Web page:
As the emigration rate decreases (at fixed values of and ), the infinitely large metapopulation approaches the brink of extinction: there is a critical value where the infinite metapopulation becomes unstable and ceases to persist. For , the steady state is stable, thus extinction is certain.

How does depend on the life-history parameters and ? In order to answer this question we must investigate the linear stability of by linearising the dynamical equation (3). This procedure is briefly described in appendix B. The result of the analysis is shown in Fig. 2a for . We see that for small values of . The line separating stable from unstable steady states is shown as a solid line in the --plane in Fig. 2a. Above this line the non-trivial steady states are linearly stable (the infinite metapopulation persists ad infinitum), below this line they are unstable.

Panels b to d in Fig. 2 show a comparison between the dynamics obtained from Eq. (3), solid lines, and the results of direct stochastic simulations of the metapopulation model (symbols) for (panel b) and (panels c and d) patches. The dashed lines correspond to Levins’ dynamics (7), discussed in the following section.

Levins’ equation

Points on the brink of extinction in Fig. 2a (solid line) correspond to parameter values where the metapopulation dynamics (3) suffers a qualitative change as mentioned in the preceding section. Slightly above this line, the metapopulation dynamics simplifies considerably, it becomes essentially one-dimensional [19, 20, 7]. In this section we describe the form of this one-dimensional equation, show that it corresponds to a time-discrete version of Levins’ equation (1), and determine the parameters and in this equation in terms of local demographic parameters.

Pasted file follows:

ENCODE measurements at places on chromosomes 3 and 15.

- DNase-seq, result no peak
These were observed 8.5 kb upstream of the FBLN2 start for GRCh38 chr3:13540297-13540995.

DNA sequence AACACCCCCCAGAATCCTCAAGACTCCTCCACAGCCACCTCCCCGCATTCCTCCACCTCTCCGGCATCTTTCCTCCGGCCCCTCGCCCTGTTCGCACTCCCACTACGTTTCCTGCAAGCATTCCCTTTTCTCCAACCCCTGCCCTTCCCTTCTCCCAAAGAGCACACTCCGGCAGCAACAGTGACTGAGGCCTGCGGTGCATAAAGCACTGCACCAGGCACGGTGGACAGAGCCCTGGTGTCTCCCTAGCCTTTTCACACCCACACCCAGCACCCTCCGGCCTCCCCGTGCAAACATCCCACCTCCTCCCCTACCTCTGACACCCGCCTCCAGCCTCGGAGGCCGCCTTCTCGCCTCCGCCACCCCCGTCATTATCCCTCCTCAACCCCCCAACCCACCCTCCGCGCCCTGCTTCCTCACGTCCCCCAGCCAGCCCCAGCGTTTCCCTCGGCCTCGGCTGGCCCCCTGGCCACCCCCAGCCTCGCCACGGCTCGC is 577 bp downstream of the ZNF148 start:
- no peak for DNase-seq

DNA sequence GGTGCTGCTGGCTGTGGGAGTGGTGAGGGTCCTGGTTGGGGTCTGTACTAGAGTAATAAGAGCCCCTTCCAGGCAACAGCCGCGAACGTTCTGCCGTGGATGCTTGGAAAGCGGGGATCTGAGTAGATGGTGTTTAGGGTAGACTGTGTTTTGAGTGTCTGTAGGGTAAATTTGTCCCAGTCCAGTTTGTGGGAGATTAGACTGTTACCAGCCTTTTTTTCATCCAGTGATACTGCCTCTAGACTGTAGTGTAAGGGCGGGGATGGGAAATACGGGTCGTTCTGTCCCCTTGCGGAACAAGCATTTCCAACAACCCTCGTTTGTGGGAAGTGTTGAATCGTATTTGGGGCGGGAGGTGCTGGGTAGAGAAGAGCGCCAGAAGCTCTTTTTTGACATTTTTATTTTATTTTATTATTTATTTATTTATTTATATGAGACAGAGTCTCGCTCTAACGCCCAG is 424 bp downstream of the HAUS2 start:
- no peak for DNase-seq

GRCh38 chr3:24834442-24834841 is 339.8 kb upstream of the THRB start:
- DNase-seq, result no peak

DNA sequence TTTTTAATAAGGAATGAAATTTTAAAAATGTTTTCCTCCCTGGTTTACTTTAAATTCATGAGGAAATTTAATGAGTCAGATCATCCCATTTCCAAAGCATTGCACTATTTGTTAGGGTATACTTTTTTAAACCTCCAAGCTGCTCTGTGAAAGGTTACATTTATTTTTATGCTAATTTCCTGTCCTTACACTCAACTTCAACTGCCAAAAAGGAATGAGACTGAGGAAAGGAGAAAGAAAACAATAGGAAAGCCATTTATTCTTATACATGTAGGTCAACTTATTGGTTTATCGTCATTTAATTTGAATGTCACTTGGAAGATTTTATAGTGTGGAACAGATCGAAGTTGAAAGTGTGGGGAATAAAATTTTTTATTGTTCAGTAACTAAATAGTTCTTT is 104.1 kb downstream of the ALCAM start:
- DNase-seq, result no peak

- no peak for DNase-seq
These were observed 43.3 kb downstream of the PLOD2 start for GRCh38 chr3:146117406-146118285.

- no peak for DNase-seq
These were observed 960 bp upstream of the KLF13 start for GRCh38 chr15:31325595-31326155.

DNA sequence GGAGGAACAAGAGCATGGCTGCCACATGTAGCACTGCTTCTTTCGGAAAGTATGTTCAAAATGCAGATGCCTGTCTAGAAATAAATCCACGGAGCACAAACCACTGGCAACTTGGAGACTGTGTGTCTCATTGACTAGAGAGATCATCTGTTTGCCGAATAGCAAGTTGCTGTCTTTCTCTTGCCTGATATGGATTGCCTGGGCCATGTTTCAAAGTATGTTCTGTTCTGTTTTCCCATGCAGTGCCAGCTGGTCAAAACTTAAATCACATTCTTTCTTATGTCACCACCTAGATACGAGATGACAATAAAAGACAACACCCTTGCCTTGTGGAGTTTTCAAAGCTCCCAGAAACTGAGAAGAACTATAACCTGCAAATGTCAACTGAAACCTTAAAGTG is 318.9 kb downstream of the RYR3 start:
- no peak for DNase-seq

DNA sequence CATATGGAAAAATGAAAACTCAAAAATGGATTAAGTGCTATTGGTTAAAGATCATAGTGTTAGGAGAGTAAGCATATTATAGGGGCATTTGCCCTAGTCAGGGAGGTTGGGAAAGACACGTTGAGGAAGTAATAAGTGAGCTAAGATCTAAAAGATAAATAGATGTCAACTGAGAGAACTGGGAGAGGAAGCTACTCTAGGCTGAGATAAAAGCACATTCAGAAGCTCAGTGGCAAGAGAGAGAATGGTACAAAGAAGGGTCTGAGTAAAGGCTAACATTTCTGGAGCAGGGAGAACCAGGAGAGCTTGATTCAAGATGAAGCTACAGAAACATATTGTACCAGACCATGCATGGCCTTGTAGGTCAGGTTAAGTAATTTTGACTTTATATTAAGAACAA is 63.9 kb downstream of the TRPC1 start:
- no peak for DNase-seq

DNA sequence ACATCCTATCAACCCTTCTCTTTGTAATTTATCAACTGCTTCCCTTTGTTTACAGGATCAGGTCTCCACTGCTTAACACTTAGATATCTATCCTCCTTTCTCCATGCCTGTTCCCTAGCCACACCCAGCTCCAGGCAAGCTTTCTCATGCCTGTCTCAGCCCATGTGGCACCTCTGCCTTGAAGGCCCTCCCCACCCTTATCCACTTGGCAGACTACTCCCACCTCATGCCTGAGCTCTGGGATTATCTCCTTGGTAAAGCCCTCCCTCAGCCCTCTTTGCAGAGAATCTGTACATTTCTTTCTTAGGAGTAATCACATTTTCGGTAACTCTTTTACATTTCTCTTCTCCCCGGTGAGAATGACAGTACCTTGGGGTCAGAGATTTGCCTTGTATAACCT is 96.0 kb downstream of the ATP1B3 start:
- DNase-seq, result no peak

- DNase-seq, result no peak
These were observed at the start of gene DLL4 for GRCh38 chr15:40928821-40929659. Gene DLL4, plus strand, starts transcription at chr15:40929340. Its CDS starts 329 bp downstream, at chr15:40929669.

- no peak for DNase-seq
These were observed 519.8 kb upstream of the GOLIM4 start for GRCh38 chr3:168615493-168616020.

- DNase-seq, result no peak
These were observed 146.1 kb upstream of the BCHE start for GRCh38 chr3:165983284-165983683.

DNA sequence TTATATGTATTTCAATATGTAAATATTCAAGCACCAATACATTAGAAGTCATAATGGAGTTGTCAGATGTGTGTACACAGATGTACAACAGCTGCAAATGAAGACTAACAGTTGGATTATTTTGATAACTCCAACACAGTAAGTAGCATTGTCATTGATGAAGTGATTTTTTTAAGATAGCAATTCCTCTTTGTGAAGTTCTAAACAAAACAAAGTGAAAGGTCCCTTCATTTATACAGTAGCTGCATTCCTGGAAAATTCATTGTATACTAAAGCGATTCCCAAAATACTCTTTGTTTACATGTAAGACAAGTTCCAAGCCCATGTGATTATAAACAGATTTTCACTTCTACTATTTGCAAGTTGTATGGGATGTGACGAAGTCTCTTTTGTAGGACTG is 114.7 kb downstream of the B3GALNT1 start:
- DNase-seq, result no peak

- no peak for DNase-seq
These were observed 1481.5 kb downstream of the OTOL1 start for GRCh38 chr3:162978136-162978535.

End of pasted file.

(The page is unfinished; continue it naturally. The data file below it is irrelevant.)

Our results are valid for metapopulations close to (and above) the critical line in Fig. 2a. We use the parameter

(4)

to characterise how close the population is to the brink of extinction (). For small values of the metapopulation dynamics (3) exhibits a so-called ‘slow mode’: a linear combination of the that changes slowly in time. The remaining ‘fast variables’ (different linear combinations of the ) rapidly relax to steady states that depend on the instantaneous value of the slow mode. We denote the slow mode by , it is given by a linear combination of the :